Functional magnetic resonance imaging showed that the brains of men with chronic prostatitis/chronic pelvic pain syndrome (CP/CPPS) are different from those of healthy men. Compared with 14 healthy men, 19 men with CP/CPPS had higher densities of gray matter in pain-processing brain regions (anterior insula and anterior cingulate cortices). The densities correlated with the intensity of their pain and how long they had had it. In addition, when men with CP/CPPS had pain while they were in the scanner, the researchers could see that the right anterior insula of the brain was activated, and the activation was related to how intense the pain was. Furthermore, in the men with CP/CPPS, the proportions of gray and white brain matter were not stable, unlike in the healthy men. The authors concluded that further research is needed into the central nervous system processes that may start and maintain CP/CPPS.
- Farmer MA, Chanda ML, Parks EL, Baliki MN, Apkarian AV, Schaeffer AJ. Brain functional and anatomical changes in chronic prostatitis/chronic pelvic pain syndrome. J Urol. 2011 Jul;186(1):117-24. Epub 2011 May 14.
- In patients with chronic pain, the brain’s gray matter is reduced and thinking ability is impaired. But when chronic low back pain patients in this study got effective pain treatment, their brains recovered. The researchers got MRI scans before and after spine surgery or facet joint injections in 14 patients and compared the scans with those of 16 healthy controls, including 10 who returned six months later. The investigators looked at the brains’ cortical thickness and activity during a task that demanded a lot of attention. Patients started out with a thinner left dorsolateral prefrontal cortex (DLPFC) than their healthy counterparts, but after treatment, this cortex got thicker. The increased thickness correlated with how much pain and physical disability were reduced. The increase in the thickness of the brain’s primary motor cortex correlated with the reduction in physical disability, and the increase in thickness of the right anterior insula correlated with reduced pain. The activity in the left DLPFC was abnormal before treatment, but was normal after treatment. It was concluded that treating chronic pain can restore normal brain function in humans.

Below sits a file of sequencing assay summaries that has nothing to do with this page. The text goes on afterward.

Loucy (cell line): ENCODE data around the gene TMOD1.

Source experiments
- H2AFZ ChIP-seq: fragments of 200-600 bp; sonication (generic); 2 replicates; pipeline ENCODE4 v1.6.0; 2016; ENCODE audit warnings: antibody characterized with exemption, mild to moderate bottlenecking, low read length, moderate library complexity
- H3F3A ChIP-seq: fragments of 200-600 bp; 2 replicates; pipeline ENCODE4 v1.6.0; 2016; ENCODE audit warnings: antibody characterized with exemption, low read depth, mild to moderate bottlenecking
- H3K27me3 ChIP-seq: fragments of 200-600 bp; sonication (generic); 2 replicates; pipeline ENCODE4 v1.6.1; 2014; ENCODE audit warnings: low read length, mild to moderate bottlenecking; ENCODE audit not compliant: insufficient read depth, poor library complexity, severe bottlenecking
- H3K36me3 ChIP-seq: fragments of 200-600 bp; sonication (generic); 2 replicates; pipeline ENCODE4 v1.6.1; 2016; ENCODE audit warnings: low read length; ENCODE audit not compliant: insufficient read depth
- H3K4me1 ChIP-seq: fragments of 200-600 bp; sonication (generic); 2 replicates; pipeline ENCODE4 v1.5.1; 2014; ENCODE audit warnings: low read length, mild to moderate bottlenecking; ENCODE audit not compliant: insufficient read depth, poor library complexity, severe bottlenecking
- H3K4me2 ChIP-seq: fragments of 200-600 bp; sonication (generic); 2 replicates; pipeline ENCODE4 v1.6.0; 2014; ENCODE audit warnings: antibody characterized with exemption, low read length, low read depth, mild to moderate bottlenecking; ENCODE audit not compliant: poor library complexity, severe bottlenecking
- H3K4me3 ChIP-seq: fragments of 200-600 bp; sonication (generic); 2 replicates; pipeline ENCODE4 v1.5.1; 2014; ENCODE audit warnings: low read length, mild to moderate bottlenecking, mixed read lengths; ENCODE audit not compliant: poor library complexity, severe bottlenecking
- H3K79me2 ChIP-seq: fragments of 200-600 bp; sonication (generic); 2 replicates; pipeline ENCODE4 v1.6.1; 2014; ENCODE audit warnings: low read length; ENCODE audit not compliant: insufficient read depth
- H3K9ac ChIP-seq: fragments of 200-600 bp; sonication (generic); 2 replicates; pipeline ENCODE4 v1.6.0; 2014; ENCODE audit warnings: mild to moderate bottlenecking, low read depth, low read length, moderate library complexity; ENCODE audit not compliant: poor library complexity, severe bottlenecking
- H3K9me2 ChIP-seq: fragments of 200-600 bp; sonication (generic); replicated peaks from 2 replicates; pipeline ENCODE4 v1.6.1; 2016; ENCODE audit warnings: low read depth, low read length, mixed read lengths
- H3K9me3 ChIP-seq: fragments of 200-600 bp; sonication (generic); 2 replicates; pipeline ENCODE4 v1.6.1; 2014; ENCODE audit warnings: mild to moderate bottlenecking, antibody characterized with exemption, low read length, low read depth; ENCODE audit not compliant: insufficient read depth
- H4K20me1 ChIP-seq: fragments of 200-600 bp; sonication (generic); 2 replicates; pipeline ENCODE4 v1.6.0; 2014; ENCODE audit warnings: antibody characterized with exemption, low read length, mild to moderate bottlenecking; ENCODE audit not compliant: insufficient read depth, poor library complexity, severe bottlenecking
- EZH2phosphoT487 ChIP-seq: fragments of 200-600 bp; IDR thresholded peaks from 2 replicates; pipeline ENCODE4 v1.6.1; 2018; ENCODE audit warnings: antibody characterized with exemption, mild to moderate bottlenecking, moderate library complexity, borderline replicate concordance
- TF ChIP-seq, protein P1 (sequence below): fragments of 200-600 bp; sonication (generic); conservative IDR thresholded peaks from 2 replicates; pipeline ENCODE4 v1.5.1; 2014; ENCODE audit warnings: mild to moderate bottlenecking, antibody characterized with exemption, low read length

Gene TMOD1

- Seminowicz DA, Wideman TH, Naso L, Hatami-Khoroushahi Z, Fallatah S, Ware MA, Jarzem P, Bushnell MC, Shir Y, Ouellet JA, Stone LS. Effective treatment of chronic low back pain in humans reverses abnormal brain anatomy and function. J Neurosci. 2011 May 18;31(20):7540-50.